Sports after Organ Transplantation: Fit for life!!

Dr. Smriti Sharma Bhatia,
Assistant Professor, Miranda House, University of Delhi

What happens after organ transplant? Is one relegated to a life full of medicines, regular checkups or there is more than that. Does the person live in the continuous fear of developing complications, can the person lead a normal life? How to live a full and healthy life after organ transplantation? How to come around the feeling that life is not over and has just changed…these kind of doubts and questions keep on plaguing the mind of an organ recipient.

What best way to be fit for life than participate in sports or games. But sadly, people do not associate a person having received an organ like kidney or heart with any kind of strenuous activity or sports. This is a major misconception though. There are so many examples of people taking sports after transplant and in the process motivating others and raising awareness about the cause of organ donation. It is more than participating in a sport for them. It is a personal journey of overcoming self-doubt and making the best of the second chance that life has given them. These people tested boundaries and participated despite overwhelming physical odds.

Let’s take the example of Reena Raju from Bengaluru. She is Karnataka's first woman recipient of a heart donation. Reena would become India's first woman organ transplant recipient to take part in a World Transplant Games meet. She will represent India in badminton (mixed doubles) and 100-metre run at the 21st edition of the biannual event at Malaga, Spain. When Reena Raju was 25-years-old, she was diagnosed with dilated cardiomyopathy (DCM), a degenerative heart condition. She has come a long way now and her zest for life is an inspiration to all.

Reena Raju before and after transplant

Reena has been an athlete since her teens and is an example that it is possible to bounce back to a normal life post organ transplant. But she advises one to be cautious and disciplined. In an interview given to a magazine she is quoted as saying “We have to be on medication throughout our lives. We have to have frequent blood tests and anti-organ rejection medication. It has been eight-and-a-half years since I had my surgery and I have been following a routine diligently”. Along with her, Balveer Singh and Dharmendra Soti from Uttar Pradesh are the two other Indians taking part in the eight-day biennial event organized by the World Transplant Games Federation (WTGF).

Another inspiring story is that of Golfer Erik Compton. He has had two heart transplants. His first transplant came in 1992, when he was 12. He went on to play golf at University of Georgia and turned professional in 2001. But his heart condition -- viral cardiomyopathy, in which heart muscle inflammation prevents the organ from functioning as it should -- returned as an adult, and in 2008 he had to undergo a second transplant. During his rehab he felt motivated to return to the sport. It required tremendous courage and motivation. But Compton made it back on the professional tour. In 2011, he even won the Mexico Open on the Nationwide Tour. But his greatest achievement came in 2014, when he came out of nowhere to tie for second at the U.S. Open. He was also awarded the The PGA TOUR Courage Award.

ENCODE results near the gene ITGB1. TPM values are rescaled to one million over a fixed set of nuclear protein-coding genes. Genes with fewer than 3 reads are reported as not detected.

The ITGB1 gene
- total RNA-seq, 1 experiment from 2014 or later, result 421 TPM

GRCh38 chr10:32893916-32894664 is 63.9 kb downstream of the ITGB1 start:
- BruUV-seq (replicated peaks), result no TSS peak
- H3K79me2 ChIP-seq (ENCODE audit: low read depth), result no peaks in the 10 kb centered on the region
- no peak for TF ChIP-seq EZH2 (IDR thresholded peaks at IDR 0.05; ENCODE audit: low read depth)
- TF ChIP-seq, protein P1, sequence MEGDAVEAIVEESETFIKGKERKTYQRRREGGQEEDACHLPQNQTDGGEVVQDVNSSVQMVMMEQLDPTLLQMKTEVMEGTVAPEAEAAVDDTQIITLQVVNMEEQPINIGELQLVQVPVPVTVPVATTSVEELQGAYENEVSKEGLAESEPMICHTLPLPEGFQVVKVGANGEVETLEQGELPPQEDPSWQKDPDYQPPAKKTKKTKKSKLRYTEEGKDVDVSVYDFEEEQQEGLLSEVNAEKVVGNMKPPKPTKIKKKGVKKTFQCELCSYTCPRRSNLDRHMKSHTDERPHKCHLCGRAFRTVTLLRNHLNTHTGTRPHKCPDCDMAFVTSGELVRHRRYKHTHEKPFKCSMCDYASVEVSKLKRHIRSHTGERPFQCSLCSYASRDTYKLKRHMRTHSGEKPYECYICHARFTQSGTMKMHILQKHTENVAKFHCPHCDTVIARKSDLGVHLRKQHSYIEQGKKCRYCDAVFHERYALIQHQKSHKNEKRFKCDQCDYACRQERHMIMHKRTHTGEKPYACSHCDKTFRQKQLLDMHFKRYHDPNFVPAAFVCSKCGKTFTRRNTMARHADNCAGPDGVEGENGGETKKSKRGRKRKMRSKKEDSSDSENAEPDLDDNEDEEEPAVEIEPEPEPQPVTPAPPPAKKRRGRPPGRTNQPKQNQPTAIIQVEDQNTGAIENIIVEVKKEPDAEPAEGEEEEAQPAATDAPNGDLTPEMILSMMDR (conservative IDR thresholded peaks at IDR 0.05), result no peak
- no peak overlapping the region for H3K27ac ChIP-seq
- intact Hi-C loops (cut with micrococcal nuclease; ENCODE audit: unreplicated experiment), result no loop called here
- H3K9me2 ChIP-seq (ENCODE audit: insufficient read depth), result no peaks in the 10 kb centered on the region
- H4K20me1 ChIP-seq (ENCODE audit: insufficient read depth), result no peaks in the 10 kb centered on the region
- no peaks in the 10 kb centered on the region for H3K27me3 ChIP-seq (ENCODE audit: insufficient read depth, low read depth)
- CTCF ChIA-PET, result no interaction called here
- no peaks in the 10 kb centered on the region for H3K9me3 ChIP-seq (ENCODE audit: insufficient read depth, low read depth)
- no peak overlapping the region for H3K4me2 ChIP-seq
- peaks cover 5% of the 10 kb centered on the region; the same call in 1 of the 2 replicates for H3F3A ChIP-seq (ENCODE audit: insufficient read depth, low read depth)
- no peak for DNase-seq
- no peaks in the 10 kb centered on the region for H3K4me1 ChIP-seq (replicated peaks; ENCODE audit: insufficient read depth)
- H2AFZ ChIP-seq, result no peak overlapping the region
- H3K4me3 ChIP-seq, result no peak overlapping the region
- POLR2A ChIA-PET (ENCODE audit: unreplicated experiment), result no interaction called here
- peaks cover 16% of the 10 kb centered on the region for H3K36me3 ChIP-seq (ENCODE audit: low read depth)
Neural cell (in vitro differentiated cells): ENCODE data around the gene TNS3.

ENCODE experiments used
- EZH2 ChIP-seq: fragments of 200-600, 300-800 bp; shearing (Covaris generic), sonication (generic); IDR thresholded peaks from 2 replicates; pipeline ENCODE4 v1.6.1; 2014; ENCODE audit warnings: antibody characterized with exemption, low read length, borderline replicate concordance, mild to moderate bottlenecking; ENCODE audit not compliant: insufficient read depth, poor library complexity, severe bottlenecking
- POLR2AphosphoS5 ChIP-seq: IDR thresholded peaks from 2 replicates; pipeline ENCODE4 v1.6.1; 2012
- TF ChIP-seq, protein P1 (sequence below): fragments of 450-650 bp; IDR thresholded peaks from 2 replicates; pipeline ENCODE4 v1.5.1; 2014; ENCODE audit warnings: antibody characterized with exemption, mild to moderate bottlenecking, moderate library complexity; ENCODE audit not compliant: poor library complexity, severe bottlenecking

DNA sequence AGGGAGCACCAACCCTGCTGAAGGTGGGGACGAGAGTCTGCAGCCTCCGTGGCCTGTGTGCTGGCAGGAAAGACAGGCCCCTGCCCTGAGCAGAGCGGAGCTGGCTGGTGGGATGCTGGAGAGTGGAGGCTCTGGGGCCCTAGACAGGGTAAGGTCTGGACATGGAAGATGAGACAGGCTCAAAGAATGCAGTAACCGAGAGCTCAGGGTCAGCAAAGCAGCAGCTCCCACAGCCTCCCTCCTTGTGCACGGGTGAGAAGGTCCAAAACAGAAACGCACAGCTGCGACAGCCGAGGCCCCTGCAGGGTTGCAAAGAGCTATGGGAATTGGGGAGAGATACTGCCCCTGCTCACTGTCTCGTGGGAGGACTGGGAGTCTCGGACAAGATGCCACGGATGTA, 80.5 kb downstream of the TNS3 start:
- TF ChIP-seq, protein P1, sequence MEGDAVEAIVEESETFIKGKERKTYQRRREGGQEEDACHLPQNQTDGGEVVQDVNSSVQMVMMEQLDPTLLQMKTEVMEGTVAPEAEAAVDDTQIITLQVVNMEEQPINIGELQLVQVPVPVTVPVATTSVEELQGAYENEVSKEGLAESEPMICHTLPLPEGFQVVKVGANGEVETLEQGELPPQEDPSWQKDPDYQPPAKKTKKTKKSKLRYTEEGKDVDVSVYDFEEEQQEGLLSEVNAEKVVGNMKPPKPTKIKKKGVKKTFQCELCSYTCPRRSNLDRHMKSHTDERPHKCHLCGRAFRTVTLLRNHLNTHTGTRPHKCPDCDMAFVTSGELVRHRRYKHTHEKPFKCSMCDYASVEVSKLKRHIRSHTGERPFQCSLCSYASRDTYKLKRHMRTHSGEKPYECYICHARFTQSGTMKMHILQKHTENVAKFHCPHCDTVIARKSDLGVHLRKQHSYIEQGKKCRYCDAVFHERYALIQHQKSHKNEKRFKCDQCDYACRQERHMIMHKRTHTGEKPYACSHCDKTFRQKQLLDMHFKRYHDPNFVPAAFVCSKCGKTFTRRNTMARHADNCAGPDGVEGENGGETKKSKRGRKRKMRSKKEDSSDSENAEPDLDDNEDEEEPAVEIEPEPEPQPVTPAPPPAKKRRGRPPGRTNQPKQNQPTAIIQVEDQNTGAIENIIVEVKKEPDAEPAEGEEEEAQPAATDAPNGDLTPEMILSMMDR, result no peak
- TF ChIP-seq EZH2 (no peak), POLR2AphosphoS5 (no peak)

The amazing story of Chris Klug also merits a mention. Klug started playing only two months after a liver transplant. By the four month mark, Klug had returned to the World Cup Circuit. He won a place in the Olympic Games where he earned a bronze medal. This was the first and so far only time a transplantee had competed in the Olympics. He also won a bronze medal, and lit the torch at the 2002 National Kidney Foundation U.S. Transplant Games. In 2004, Klug released a book called ‘To the Edge and Back: My Story from Organ Transplant Survivor to Olympic Snowboarder’. He is an active supporter of organ donation and recently founded the Chris Klug Foundation and Donor Dudes to spread awareness of the need for organ donors. Interestingly, Klug has represented the United States in the Olympics three times, two of them after the liver transplant.

University of Queensland student Montague Summers set three world records at the World Transplant Games in South Africa, despite having a bone marrow transplant after treatment for leukaemia.

World Transplant Games Federation was established in 1978. It is a worldwide organization with representation from more than 60 countries. It conducts two events – namely the Summer and Winter World Transplant Games to celebrate organ transplantation. There main aim is to raise public awareness of the importance and benefits of organ donation by demonstrating the health and fitness that can be achieved post-transplant. Also, they enthuse all recipients to remain fit and healthy post-transplant. They have introduced various education programmes to provide assistance to organ recipients so that they can cope better.

It inspires the organ recipients to attempt towards full rehabilitation through exercise and healthy living. It is also a platform for them to show gratitude to those who donated them the organs.

In India though this concept is in infancy but organizations are doing their bit to raise awareness. As part of their awareness programmes, Narmada Kidney Foundation organizes Transplant Games every year which invites kidney donors and recipients from across the country. More efforts are needed in this direction as the Games experience is a very positive one for organ recipients. For them it is celebration of life, not, a reminiscence of bad health and hospital beds. It is a realization that their health is in their own hands which is an empowering thought for them and the family.

“The value of life is not in its duration, but in its donation. You are not important because of how long you live, you are important because of how effective you live.”

Myles Munroe